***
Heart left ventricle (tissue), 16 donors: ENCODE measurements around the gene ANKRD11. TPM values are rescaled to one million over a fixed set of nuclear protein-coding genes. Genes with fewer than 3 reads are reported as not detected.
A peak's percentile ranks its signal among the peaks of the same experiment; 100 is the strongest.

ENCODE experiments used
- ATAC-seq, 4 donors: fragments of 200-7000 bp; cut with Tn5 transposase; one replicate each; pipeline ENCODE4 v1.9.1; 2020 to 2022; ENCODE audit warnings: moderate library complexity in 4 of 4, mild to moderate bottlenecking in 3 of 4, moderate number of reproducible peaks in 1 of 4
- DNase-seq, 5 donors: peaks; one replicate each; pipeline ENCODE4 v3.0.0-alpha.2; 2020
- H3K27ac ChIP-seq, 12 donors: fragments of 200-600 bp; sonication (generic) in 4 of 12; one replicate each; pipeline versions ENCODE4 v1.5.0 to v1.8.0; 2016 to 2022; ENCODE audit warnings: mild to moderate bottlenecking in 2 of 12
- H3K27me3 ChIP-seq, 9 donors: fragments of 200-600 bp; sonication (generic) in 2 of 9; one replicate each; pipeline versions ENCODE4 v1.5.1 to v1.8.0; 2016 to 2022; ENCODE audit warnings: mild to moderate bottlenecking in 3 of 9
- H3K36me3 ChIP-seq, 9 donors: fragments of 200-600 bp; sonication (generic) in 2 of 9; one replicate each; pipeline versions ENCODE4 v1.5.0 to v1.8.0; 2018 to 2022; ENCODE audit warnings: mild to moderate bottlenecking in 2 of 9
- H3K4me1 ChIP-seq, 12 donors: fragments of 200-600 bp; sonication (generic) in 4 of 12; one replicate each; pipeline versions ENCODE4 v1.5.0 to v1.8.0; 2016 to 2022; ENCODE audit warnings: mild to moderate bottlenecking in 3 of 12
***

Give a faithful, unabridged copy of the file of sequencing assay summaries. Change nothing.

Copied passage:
Heart left ventricle (tissue), 16 donors: ENCODE measurements around the gene ANKRD11. TPM values are rescaled to one million over a fixed set of nuclear protein-coding genes. Genes with fewer than 3 reads are reported as not detected.
A peak's percentile ranks its signal among the peaks of the same experiment; 100 is the strongest.

ENCODE experiments used
- ATAC-seq, 4 donors: fragments of 200-7000 bp; cut with Tn5 transposase; one replicate each; pipeline ENCODE4 v1.9.1; 2020 to 2022; ENCODE audit warnings: moderate library complexity in 4 of 4, mild to moderate bottlenecking in 3 of 4, moderate number of reproducible peaks in 1 of 4
- DNase-seq, 5 donors: peaks; one replicate each; pipeline ENCODE4 v3.0.0-alpha.2; 2020
- H3K27ac ChIP-seq, 12 donors: fragments of 200-600 bp; sonication (generic) in 4 of 12; one replicate each; pipeline versions ENCODE4 v1.5.0 to v1.8.0; 2016 to 2022; ENCODE audit warnings: mild to moderate bottlenecking in 2 of 12
- H3K27me3 ChIP-seq, 9 donors: fragments of 200-600 bp; sonication (generic) in 2 of 9; one replicate each; pipeline versions ENCODE4 v1.5.1 to v1.8.0; 2016 to 2022; ENCODE audit warnings: mild to moderate bottlenecking in 3 of 9
- H3K36me3 ChIP-seq, 9 donors: fragments of 200-600 bp; sonication (generic) in 2 of 9; one replicate each; pipeline versions ENCODE4 v1.5.0 to v1.8.0; 2018 to 2022; ENCODE audit warnings: mild to moderate bottlenecking in 2 of 9
- H3K4me1 ChIP-seq, 12 donors: fragments of 200-600 bp; sonication (generic) in 4 of 12; one replicate each; pipeline versions ENCODE4 v1.5.0 to v1.8.0; 2016 to 2022; ENCODE audit warnings: mild to moderate bottlenecking in 3 of 12